A Fellow of the Landscape Institute from the era of Brenda Colvin and Geoffrey Jellicoe, Peter Swann lived a full life and leaves a rich legacy of achievements in the field of landscape. Richard Payne CMLI pays tribute to his friend and colleague.

Peter was landscape consultant for the 1975-78 landscape at the Grade II Listed former Central Electricity Generating Board HQ ('the Pavilions'), Bristol. Image from Avon Gardens Trust

Peter William Swann (10 July 1922 – 11 December 2020)

Peter grew up in London, where he was educated at Alleyn’s School in Dulwich. His father Edward, a respected artist, suggested Peter might like to take up architecture, leading to Peter attending the City of London Polytechnic School of Architecture in January 1940. His studies were interrupted by war, during which time he trained as an Officer with the Royal Engineers. At the end of 1946 he returned to London to complete his studies and thesis, finally becoming an Associate of the Royal Institute of British Architects in December 1947.

His early career started with a position with the New Town Corporation in London, where he worked on new towns such as Hemel Hempstead, Basildon, Harlow, and Crawley. In 1949, Peter moved to the Crawley Development Corporation. Two years later, Peter worked for architects Howard Lobb, based in Gower Street, London. Around this time he began to do some work for the landowner Ralph Gardner (father of the conductor Sir John Elliott Gardner) at the Springhead Estate near Ashmore in Dorset. The work for Springhead became full-time, leading to Peter moving permanently to Dorset and later, Wiltshire.

Peter also had the opportunity to work as an architect in Stockholm for the acclaimed Swedish Architect Tore Virke (1910 – 1983). This period in Scandanavia had a great impact on Peter, and remained an influence on his work and tastes for the rest of his life.

In 1958, encouraged by Brenda Colvin, Peter became an Associate of the Institute of Landscape Architects, and a Fellow in 1973.

Peter moved to Warminster in 1960 as the partner in charge of the landscape work in the long-established architectural practice of Imrie, Porter and Wakefield. In 1973, because of the growth of the firm’s landscape work, the landscape side of the practice became a separate entity, registered as Peter Swann and Associates.

In its 40 years of existence, Peter Swann and Associates undertook around 1,000 landscape commissions covering the whole of the UK and comprising a wide diversity of work.

This included:

  • Work for the then Ministry of Public Buildings and Works, later the Property Services Agency, and latterly the Department of the Environment. This work included new army barracks at Warminster, Bulford, and Bovington, plus their associated service and residential areas; as well as the landscape input into the Tidworth Master Plan.
  • Work for the Central Electricity Generating Board (CEGB) at Fawley, Marchwood, and Didcot power stations. Peter was also involved in the scheme for supplying electricity to the ‘Off Islands’ in the Scillies for the Duchy of Cornwall. This involved some hairy moments on board a ferry in bad weather.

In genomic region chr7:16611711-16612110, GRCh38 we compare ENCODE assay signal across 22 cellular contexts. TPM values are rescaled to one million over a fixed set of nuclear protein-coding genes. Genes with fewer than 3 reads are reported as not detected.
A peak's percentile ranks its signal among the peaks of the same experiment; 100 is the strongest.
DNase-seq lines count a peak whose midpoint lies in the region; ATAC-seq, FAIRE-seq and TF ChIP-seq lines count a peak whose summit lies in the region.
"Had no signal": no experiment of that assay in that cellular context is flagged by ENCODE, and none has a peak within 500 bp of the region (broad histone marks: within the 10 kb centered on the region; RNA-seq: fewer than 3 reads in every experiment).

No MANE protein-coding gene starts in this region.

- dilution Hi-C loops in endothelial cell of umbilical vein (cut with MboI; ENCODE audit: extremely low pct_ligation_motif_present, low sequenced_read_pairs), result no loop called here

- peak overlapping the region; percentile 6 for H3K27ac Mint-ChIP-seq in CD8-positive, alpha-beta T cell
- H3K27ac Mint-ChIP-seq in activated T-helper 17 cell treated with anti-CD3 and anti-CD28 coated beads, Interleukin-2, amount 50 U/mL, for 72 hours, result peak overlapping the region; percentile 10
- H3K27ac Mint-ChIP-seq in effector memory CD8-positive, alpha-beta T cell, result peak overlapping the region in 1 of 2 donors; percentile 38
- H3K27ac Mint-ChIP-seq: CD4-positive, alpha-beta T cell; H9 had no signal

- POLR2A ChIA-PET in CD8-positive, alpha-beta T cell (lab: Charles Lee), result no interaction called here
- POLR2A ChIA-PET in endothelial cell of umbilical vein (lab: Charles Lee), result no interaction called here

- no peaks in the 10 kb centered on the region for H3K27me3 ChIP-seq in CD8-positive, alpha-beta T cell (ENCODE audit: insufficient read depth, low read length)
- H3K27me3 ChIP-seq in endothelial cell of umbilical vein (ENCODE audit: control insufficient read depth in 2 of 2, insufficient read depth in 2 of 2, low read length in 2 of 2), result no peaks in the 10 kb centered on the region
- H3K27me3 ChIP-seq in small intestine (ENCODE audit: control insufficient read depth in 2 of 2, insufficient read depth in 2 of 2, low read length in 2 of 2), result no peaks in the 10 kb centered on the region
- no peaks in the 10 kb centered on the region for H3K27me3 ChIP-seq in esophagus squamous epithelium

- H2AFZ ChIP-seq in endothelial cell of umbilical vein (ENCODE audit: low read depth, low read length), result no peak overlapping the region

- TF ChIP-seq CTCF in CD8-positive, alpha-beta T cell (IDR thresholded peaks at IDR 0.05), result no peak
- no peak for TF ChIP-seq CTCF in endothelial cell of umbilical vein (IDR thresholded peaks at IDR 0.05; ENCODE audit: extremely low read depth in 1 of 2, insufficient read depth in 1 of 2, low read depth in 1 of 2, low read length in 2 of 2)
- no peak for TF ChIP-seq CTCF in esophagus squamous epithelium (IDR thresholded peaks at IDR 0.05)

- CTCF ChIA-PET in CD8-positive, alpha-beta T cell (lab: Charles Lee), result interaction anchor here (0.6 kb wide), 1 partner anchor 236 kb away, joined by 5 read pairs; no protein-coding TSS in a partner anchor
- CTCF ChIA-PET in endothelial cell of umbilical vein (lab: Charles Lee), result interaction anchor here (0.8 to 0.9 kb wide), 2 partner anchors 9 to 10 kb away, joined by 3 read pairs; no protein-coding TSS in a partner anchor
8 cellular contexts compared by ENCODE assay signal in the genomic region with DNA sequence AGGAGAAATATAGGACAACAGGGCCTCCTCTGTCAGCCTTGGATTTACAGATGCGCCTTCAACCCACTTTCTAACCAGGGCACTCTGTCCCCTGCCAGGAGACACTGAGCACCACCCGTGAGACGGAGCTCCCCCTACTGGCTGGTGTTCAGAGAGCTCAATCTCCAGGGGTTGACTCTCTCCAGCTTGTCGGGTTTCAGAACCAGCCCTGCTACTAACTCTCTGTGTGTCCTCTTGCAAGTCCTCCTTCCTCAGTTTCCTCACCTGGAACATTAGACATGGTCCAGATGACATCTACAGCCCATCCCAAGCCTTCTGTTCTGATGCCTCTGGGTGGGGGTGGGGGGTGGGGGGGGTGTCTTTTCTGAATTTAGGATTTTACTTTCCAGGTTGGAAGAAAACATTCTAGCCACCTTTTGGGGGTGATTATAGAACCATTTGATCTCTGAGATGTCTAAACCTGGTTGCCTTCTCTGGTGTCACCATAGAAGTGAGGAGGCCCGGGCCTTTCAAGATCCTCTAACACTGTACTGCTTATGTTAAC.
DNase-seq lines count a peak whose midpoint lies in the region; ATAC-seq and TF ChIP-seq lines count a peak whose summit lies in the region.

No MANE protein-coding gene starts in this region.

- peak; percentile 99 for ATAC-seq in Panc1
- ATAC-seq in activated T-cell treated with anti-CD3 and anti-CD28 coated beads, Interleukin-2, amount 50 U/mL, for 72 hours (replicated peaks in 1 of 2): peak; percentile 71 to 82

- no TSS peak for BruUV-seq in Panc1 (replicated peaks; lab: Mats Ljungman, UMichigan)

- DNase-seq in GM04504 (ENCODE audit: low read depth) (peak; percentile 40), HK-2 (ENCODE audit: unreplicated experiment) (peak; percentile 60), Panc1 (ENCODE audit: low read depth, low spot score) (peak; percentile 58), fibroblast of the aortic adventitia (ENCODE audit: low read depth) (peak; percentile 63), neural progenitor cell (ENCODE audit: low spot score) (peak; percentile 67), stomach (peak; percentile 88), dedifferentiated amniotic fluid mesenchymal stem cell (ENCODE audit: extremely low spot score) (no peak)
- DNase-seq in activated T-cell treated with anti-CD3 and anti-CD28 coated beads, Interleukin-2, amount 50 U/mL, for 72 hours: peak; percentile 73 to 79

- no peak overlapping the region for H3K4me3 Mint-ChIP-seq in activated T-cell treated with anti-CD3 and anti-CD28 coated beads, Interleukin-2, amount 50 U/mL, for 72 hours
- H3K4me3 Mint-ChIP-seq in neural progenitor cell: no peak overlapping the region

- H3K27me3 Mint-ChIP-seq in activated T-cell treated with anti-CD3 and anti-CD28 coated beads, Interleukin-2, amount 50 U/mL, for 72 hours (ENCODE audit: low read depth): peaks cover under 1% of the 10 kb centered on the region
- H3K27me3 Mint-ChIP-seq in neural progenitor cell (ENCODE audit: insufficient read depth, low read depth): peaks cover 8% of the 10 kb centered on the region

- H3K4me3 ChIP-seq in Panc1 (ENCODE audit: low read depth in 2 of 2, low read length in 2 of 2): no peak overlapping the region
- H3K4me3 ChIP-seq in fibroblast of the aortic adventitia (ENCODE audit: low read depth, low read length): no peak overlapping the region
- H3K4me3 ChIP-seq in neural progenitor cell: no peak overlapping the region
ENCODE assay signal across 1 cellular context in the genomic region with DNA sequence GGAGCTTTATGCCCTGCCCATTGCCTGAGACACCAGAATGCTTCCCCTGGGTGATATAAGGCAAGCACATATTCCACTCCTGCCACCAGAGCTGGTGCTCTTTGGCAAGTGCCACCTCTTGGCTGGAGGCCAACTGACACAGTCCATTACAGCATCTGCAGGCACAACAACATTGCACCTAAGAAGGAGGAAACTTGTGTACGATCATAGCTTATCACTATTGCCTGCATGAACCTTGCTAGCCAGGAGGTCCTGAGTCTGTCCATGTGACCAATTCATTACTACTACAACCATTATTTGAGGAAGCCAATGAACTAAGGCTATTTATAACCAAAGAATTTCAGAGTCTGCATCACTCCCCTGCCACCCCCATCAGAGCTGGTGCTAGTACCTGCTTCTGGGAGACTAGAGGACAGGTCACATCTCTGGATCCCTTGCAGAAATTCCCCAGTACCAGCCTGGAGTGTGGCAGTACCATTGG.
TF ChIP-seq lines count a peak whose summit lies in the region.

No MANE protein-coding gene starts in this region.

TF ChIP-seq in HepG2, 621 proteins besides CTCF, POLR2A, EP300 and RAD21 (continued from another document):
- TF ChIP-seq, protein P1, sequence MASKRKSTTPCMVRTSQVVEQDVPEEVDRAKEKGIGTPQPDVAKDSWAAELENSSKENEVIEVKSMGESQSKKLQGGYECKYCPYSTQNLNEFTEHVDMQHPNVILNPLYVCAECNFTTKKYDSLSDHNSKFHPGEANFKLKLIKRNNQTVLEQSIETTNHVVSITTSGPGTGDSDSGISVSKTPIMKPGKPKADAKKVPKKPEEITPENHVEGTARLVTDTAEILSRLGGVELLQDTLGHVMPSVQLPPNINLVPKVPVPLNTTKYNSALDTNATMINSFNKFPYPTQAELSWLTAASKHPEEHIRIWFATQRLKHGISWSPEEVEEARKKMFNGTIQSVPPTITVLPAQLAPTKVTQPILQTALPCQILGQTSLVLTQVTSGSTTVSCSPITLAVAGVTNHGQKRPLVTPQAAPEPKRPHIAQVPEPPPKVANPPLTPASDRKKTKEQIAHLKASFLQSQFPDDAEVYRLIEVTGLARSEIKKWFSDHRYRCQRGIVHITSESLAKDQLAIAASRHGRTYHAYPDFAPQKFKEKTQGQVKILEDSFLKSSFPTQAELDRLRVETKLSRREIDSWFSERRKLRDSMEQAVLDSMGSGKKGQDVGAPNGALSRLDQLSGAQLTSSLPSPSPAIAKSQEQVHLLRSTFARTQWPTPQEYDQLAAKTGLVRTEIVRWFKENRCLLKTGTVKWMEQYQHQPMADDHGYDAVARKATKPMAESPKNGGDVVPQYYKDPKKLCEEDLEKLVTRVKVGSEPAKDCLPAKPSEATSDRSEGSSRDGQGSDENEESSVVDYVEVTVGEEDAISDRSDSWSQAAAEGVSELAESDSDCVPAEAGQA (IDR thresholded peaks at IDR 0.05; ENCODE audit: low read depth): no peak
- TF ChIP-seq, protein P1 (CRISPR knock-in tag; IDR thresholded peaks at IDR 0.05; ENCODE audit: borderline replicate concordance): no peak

• Department of Transport bypass projects at Sparkford (A303), and Barnstaple Bypass. During the late 1960s through to 2010, initially in conjunction with London landscape architect Sheila Haywood, the practice worked as consultants to the quarrying industry – primarily the English China Clay group. Ideally situated in the South West, this included working on hardrock, limestone, sand and gravel, china clay and ball clay sites in England, Scotland and Wales. These projects were long-term, requiring an update to the Planning Conditions every 15 years. Peter was also the principal expert witness in the six-week Planning Enquiry for the 50 year St. Austell China Clay Plan, which was adopted.
  • Work alongside Arup Associates, London, on office complexes, including Legal and General’s at Sutton and the regional CEGB Offices at Bedminster Down in Bristol. The latter has recently been listed by Historic England.
  • Work at Shute House, Donhead St. Mary, in collaboration with its designer, Sir Geoffrey
    Jellicoe, including the extension of water features. This nationally famous garden has very recently been Grade II* Listed by Historic England.
  • Many other private projects for the National Trust, Bristol Zoo, Salisbury Cathedral, Royal Mail, and the Wessex Regional Health Authority.

With his father a well-known London artist and his mother an accomplished violinist, Peter displayed these talents in his professional and private life. His plans were always hand-drawn: in some ways works of art, which portrayed Peter’s designs in a manner easily understood by clients and planners alike. In his spare time, Peter’s main interest was of course his family. He was heavily involved with folk music and, with his wife Susan, travelled far and wide, Peter on the violin and Susan accompanying him on the piano.

Peter had a full life, reaching the age of 98. He will be greatly missed, not only by his family, friends, and colleagues, but by many who came into contact with him during his career. A gentleman to the end.

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